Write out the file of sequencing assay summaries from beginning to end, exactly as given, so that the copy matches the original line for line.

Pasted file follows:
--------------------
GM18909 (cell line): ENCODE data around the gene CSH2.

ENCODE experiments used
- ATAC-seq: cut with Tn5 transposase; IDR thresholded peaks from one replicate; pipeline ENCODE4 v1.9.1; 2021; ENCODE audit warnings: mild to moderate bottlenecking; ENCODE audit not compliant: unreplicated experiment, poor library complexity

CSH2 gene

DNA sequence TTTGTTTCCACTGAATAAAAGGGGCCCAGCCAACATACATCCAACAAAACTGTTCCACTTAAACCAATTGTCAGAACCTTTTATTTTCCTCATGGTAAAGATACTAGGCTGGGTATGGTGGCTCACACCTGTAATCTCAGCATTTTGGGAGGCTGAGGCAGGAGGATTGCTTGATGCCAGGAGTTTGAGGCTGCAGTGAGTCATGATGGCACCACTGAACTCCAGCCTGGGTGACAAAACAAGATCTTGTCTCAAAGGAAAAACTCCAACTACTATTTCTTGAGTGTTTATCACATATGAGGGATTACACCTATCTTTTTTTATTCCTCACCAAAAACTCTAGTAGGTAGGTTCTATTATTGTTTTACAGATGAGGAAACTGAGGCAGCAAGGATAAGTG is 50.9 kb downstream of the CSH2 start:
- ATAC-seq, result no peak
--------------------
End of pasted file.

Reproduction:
GM18909 (cell line): ENCODE data around the gene CSH2.

ENCODE experiments used
- ATAC-seq: cut with Tn5 transposase; IDR thresholded peaks from one replicate; pipeline ENCODE4 v1.9.1; 2021; ENCODE audit warnings: mild to moderate bottlenecking; ENCODE audit not compliant: unreplicated experiment, poor library complexity

CSH2 gene

DNA sequence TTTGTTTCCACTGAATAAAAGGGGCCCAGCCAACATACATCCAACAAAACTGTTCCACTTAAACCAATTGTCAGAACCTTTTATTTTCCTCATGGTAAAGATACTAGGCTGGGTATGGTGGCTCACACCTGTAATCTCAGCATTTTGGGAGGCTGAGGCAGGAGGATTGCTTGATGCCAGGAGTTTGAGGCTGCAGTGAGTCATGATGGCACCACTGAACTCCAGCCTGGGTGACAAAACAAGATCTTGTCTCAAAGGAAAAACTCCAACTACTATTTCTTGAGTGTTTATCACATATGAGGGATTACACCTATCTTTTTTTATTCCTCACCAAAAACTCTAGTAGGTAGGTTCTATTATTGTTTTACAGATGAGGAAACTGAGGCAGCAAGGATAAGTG is 50.9 kb downstream of the CSH2 start:
- ATAC-seq, result no peak